U.N. chief: 'Women will change the world'
When Babatunde Osotimehin last year became the head of the United Nations Population Fund (UNFPA) -- the international development agency promoting female rights -- the news didn't go down too well with many women working in the field.
After his appointment Osotimehin was told that some female ambassadors at the U.N. were upset that a man had been made head of the agency. But he was determined to put their minds at ease,
"We had lunch with them [female ambassadors] and they asked me, 'so, justify this position,'" remembers Osotimehin. "I spoke and after that they stood and said 'OK, we're satisfied with that, from today you are an honorary woman.' I carry that title well."
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A tireless advocate of female rights, Osotimehin has had a long career caring for women. He qualified as a doctor in 1972 and went on to teach at the University of Ibadan, in his native Nigeria, before heading Nigeria's National Agency for the Control of AIDS and becoming the country's health minister.
Today, as executive director of the UNFPA, Osotimehin, who is also the U.N.'s under-secretary general, is focused on gender equality and reducing poverty, helping hundreds of millions in developing countries.
Some 20 months into his new role, Osotimehin says he wants the agency to reach as many women and girls around the world as possible, improving their access to reproductive and educational services.
"There are an estimate of 222 million women in the developing world who are in union, who want family planning and they are not getting it," he says, citing a shortage of funding and cultural obstacles among the reasons for the lack of universal access to reproductive services.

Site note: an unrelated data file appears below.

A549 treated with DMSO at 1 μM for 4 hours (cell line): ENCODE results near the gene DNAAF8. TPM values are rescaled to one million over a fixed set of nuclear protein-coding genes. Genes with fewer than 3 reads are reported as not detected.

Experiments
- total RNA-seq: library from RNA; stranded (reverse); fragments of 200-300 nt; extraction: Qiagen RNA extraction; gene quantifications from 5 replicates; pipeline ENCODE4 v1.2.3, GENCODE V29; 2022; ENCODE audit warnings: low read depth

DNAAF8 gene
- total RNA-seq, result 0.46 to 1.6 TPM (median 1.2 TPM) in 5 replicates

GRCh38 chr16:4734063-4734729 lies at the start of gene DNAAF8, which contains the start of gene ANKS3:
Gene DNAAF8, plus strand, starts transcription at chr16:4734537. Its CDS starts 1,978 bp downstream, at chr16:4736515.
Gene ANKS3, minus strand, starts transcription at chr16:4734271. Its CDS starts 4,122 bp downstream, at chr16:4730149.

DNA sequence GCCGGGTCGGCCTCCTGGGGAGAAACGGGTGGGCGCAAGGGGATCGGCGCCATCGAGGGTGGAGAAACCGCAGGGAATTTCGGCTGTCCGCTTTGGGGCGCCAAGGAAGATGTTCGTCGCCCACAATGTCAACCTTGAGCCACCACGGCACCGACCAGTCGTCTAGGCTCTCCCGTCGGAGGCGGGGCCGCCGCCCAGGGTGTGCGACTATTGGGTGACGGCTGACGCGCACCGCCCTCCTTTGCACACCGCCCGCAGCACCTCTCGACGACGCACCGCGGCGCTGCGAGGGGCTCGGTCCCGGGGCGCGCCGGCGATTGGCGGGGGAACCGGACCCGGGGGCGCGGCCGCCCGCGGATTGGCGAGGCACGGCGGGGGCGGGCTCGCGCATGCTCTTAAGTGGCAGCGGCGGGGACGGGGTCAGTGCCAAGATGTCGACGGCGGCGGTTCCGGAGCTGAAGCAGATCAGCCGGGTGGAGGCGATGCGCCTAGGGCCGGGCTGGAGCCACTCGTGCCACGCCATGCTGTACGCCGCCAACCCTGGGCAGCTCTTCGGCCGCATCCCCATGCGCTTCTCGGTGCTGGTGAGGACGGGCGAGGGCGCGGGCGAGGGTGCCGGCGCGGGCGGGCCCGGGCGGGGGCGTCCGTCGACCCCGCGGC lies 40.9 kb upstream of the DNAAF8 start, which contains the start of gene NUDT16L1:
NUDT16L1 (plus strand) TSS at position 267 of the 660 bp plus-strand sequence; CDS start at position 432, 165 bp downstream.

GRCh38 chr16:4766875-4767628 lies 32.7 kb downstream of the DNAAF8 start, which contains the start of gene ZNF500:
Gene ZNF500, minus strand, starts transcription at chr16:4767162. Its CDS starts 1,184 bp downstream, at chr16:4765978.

According to a UNFPA report released last week, meeting the family planning needs of those 222 million women would have resulted in 26 million fewer abortions in the developing world this year.
Osotimehin speaks passionately to world leaders about the agency's concerns and works closely with women around the world to make sure they have choices and know their rights.
"I think it's a job that actually was made for me and I say that with all sense of responsibility," explains Osotimehin. "The natural thing to do was now to do something that actually gives me a global sense, given all the experience I have and the natural work that I'd been able to establish.
"And I think linking back to what I did, practicing or as a minister of the HIV field, it was all about reproductive health to reproductive rights, gender, women's health and I think it just all fits."
But above all, Osotimehin, a father of five, says what needs to be changed is the status of women around the world.
"I think that for me is where the problem really is -- how we value women and girls in our societies," he says. "I think that we need to do far more than just legislation or policies, we need to confront these issues to make a difference."
Osotimehin credits his mother for imparting the value of equality to him and shaping his views from an an early age.
He says: "My mother was an entrepreneur, a mother, a wife, a community leader and she was very strong but she believed in equity of social justice, so I saw her as a role model."
Osotimehin adds that whether it's though his current work at the UNFPA or any other posts in the future, he will always fight for women's empowerment.
"I truly believe that women will change the world," he says. "I say that with all seriousness -- as a teacher in a medical school, my best students were women.
"As physicians they are the best and, really, when you look at different aspects of life, even peace-building, women they build better peace. So, let's give them a chance."
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